Dessa’s latest album is about a month away from being released, and the glee I feel from that settling in is making it easier to deal with the trash fire that is 2018. I’ve already celebrated this album in brief capacity, but it’s been a while since I said it was a little better than M.I.A.’s Arular and only slightly worse than DOOM’s Born Like This, and it’s only just dawning on me, literally as I’m typing this, that indie hip-hop of this decade might blow the indie hip-hop of the first decade of this millennium out of the water. Seriously, if I ever do that column, I’ll have to put multiple releases from Death Grips against multiple releases from Run The Jewels against multiple releases from Danny Brown, and I’d have to maintain a “one pick per act” rule or that might envelop the entire list. Whatever, let’s get back on track.
Most successful women who enter hip-hop as a rapper first have to embody or at least co-opt the genre’s tendencies towards hypermasculinity, often having to boast about how hard they party or beat people up or how good they are in the sack. There’s absolutely nothing inherently wrong or shameful about this approach (there’s been plenty of great music made from this angle, and even the bad stuff plays better to these ears if only for their incidental endorsement of girl power), but there’s something to be said for contrast. Dessa has put out books of poetry, taught courses at universities, and even spoke at the Nobel Peace Prize Forum in 2012—if there’s a flaw in her music, it’s that one occasionally gets the sense she might be overqualified for hip-hop*.
If Dessa were an actress, her False Hopes EP would be a killer demo reel. (The title comes from a discarded name for the collective turned record label called Doomtree, of which Dessa is the CEO, and marks one in a series of releases by Doomtree-associated acts.) “Mineshaft” is one of Dessa’s many wonderful manifestos, an infectious character study with a great beat that sees Dessa rap with enough purpose as to get away with name-checking Anna Karenina. “Everything Floats” trades in “Mineshaft”’s violins for danker drums and a Cecil Otter guest verse and might not have as tight of a lyric sheet but works far better as a setpiece. If none of that sounds all that fun, “Press On” acts as assurance that no, Dessa isn’t above putting out a party track, before settling into “551”, a portrait of a woman in a relationship for safety’s sake rather than love (“He doesn’t make me happy, but he helps to still the shakes”). “Kites”, then, seems to act as a more assuring closer than “551” would have been had False Hopes been only four tracks instead of five.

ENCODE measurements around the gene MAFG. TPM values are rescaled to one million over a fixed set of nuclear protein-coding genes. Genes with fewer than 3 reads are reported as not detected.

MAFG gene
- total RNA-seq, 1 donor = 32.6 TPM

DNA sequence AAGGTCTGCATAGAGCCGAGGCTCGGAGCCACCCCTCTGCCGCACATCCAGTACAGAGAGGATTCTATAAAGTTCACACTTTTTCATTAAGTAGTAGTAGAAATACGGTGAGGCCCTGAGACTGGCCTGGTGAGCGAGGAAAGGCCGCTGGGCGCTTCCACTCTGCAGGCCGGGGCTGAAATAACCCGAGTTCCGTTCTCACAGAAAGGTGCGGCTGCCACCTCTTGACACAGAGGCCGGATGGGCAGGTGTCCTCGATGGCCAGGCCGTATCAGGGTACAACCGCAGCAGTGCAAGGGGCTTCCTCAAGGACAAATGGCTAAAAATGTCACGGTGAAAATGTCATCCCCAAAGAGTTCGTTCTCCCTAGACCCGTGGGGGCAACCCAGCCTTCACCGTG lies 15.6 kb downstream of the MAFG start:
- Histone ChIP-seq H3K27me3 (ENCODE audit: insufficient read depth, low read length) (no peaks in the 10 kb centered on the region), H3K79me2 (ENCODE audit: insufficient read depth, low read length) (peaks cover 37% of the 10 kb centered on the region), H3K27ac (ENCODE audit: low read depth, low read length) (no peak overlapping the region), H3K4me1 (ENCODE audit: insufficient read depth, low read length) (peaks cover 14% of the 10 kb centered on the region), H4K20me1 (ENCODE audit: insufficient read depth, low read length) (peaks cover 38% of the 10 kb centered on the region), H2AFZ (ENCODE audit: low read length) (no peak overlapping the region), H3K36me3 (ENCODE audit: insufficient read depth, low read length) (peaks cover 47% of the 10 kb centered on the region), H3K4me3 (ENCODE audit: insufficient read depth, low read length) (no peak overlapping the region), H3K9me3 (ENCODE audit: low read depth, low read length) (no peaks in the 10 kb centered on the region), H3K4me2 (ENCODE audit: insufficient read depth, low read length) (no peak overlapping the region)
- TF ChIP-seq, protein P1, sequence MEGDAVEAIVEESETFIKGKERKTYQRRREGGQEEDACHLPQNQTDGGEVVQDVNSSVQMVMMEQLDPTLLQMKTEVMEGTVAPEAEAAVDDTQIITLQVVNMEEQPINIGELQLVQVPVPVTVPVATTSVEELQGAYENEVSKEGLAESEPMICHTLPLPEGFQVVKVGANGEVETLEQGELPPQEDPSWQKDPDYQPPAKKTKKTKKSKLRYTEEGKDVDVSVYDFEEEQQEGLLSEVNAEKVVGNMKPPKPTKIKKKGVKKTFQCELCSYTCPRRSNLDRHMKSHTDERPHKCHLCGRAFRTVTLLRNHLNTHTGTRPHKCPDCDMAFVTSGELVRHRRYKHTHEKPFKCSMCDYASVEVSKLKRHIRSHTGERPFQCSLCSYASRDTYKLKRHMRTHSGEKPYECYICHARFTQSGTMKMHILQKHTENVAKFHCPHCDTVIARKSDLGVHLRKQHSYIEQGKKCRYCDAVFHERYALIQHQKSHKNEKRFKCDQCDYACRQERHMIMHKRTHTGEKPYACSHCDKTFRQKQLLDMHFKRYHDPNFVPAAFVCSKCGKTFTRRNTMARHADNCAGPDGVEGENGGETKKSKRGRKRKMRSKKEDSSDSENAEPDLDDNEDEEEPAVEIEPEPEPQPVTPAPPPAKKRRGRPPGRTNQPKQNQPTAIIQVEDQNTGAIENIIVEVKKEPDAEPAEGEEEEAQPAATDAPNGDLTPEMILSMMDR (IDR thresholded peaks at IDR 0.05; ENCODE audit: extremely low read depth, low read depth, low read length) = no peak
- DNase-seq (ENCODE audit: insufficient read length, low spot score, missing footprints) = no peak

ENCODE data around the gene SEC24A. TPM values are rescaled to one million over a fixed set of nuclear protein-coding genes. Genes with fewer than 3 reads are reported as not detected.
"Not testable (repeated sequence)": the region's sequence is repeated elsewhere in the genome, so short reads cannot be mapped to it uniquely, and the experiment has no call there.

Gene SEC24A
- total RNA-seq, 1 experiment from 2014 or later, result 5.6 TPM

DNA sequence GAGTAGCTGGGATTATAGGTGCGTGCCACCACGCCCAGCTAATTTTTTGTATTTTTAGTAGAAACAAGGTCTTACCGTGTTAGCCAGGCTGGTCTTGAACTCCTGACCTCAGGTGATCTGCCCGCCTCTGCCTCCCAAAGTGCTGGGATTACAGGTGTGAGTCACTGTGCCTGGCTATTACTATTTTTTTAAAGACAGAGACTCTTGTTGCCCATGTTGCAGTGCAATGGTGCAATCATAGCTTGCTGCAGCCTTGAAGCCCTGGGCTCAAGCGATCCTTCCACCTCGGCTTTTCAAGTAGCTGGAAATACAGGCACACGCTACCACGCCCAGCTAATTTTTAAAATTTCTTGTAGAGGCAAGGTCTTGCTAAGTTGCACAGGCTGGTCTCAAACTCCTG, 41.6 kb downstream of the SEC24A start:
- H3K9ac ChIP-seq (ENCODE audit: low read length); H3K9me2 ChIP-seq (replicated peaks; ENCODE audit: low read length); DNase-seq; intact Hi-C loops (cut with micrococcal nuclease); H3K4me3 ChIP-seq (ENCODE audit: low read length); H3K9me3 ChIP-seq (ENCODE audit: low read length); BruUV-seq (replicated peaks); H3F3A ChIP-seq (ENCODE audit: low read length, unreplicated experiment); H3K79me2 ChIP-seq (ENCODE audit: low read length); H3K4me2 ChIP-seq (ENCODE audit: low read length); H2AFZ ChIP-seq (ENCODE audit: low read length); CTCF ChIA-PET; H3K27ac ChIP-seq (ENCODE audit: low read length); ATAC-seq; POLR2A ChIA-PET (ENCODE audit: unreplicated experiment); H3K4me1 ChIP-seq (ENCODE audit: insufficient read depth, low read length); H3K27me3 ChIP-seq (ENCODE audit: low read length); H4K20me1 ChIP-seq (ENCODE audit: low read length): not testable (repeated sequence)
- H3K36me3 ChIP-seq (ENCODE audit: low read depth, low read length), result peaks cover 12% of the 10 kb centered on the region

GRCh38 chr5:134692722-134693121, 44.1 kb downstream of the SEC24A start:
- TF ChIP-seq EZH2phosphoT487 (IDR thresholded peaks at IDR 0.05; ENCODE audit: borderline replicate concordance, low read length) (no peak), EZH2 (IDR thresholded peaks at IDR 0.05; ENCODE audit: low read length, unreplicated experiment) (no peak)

The brevity is a double-edged sword, actually. On the one hand, being only fifteen minutes long means False Hopes can’t hope to suffer from bloat, and even if the album had a dud track (it doesn’t), it wouldn’t last long enough to poison the well. On the other hand, being only fifteen minutes long leaves one begging for more, and if you were fortunate enough to listen to this close to its release, you’d had have to have waited five years for Dessa to put out a solo album. Given that we’re at a place where you can listen to either album legally with just a few clicks, I’d suggest going for her first solo album, 2010’s A Badly Broken Code, if you want to get the best possible first impression of Dessa. That said, I’d also recommend making time out for this one, if only to get an appreciation for how long Dessa has been so damn good.VERDICT: OWN
*If such a thing is possible.
Read past editions of Own It or Disown It.